Perry further explains that intellectually we may say we are open to different ideas and people, but those ideas are stored in our brain’s highest levels – in the cortex. Those ideas are the ideas we can control, and change based on new information.
Unfortunately, our implicit biases, first impressions of trust, and cues for whether a person is safe or dangerous are stored in the lower part of our brains and play out on a daily basis “in the way you interact with others, the jokes you laugh at, and the things you say.”
I’ll be transparent: I struggle with processing the idea that the lower part of my brain, the part formed in my early childhood, influences how I see people before I even get to know them.
The implications can be troubling. Are the shortcuts in my brain influencing how I see someone based on their race, gender, education, profession, economic status, religion, beliefs, or other outward characteristics?
Do I either discount what they say because they aren’t part of my “ingroup” or give their ideas more weight than they deserve because they are similar to me and I trust them? Do I judge someone to be a danger or immediately conclude they are trustworthy based on how they look or the non-verbal signals I receive?
I’m not sure I’m qualified to answer those questions definitively. What I do know is that Dr. Perry’s charge for how we can overcome implicit bias and build trust with people resonates:
“The long-term solution is to minimize the development of implicit bias. We have to think about ways to raise our children with more opportunities to be exposed to the magnificence of human diversity earlier in their lives. And we have to change the inherently biased elements of so many of our systems.”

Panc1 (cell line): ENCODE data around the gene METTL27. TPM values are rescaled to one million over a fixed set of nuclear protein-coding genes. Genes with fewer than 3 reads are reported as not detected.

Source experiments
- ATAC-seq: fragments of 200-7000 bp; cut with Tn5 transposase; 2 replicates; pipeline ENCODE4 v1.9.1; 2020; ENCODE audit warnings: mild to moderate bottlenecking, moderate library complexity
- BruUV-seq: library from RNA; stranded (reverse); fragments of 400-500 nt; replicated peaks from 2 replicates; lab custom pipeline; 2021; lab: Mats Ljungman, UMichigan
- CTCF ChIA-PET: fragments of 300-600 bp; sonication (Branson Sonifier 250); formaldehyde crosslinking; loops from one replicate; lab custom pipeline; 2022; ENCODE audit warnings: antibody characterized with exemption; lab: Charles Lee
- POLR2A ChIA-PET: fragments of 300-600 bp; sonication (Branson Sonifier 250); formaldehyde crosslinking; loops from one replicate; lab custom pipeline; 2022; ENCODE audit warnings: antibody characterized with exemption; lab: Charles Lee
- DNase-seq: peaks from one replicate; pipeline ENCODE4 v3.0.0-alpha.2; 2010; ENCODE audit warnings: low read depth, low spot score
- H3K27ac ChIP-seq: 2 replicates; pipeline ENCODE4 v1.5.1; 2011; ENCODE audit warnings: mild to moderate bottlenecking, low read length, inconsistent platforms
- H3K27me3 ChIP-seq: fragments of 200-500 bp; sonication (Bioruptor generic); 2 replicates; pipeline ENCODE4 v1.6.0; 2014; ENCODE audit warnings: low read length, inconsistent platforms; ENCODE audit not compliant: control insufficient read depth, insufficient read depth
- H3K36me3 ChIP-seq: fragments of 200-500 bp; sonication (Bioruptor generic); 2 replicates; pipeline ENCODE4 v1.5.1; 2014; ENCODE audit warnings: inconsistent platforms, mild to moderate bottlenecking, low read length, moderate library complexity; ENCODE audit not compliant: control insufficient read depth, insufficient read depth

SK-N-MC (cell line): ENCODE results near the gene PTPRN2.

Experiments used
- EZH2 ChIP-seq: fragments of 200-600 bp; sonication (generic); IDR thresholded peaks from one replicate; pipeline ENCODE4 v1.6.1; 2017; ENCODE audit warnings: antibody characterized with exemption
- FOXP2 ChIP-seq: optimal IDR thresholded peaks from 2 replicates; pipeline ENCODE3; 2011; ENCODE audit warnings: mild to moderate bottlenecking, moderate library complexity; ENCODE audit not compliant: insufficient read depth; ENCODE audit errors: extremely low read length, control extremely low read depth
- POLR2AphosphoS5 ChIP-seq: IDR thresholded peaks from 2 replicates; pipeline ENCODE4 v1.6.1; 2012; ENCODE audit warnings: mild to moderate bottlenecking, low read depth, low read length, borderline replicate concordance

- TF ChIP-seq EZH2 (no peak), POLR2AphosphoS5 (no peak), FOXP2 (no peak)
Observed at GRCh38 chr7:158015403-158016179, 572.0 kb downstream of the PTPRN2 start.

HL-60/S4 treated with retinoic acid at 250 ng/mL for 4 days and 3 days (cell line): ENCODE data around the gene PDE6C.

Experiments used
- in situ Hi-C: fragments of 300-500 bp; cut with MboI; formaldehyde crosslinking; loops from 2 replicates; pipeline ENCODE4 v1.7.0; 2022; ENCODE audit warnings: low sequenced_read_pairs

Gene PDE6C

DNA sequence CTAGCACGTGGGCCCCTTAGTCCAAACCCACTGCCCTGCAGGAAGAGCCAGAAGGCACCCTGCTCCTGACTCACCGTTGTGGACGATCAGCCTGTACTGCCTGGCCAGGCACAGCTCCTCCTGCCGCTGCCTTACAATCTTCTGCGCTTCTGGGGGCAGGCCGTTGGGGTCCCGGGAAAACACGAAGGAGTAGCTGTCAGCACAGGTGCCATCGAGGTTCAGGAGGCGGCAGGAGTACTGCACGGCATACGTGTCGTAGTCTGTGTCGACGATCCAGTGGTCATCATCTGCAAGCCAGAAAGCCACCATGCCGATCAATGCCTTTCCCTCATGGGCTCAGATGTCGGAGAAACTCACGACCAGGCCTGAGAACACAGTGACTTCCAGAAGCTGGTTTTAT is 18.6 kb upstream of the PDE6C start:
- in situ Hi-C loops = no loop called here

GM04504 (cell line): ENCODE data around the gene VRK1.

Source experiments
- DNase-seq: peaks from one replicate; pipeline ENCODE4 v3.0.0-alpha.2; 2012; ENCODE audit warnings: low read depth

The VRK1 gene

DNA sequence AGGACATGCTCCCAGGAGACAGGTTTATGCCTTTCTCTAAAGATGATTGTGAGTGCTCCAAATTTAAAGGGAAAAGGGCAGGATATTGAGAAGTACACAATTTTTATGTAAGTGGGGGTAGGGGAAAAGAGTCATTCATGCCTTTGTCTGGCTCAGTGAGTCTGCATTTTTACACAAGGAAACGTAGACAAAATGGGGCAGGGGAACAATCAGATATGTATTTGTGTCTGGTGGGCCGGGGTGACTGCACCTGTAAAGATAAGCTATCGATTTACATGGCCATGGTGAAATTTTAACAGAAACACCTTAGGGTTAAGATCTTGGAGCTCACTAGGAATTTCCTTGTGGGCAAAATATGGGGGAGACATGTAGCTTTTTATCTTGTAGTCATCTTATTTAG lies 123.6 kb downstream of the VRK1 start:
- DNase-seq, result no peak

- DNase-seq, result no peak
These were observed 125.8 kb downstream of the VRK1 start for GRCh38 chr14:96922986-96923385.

If we are going to change what we see as the inequities, inequalities, and ineffectiveness of our society, we are going to need to challenge ourselves and our thinking. We are going to need to recognize that unless we have “been there and done that,” the best we can offer is our opinion on a situation and how we think it can be improved.
I didn’t experience the same trauma as Oprah or Dr. Perry. In fact, I didn’t experience most of the traumas we know exist in our world. However, I’ve taken the time to become educated on many of the issues and I’m comfortable sharing what I’ve learned.
Perhaps the most important thing I’ve learned is that we all need and crave human relationships. Yet, we will only build relationships if we are willing to be honest with ourselves, learn to see people for who they are and not the “categories” we place them in, and practice, practice, practice open-mindedness.
I owe Oprah that way of thinking. I owe everyone that way of thinking. I hope you will think so, too.
 Rose Eveleth, “You’re Probably Not As Open-Minded As You Think. Here’s How To Practice,” National Public Radio, May 3, 2021, https://www.npr.org/2021/04/28/991700784/youre-probably-not-as-open-minded-as-you-think-heres-how-to-practice
 Puma Kommattam, Kai J. Jonas, Agneta H. Fischer, “Perceived to feel less: Intensity bias in interethnic emotion perception,” Journal of Experimental Social Psychology Volume 84, September 2019, 103809, 1-7. https://psyarxiv.com/ycbm7/
Deb Dana, The Polyvagal Theory in Therapy, W.W. Norton & Company, New York, 2018: pp35-37.
Oprah Winfrey and Dr. Bruce Perry,What Happened to You?: Conversations on Trauma, Resilience and Healing,New York: Flatiron Books, 2021: 234
 Ibid., p242.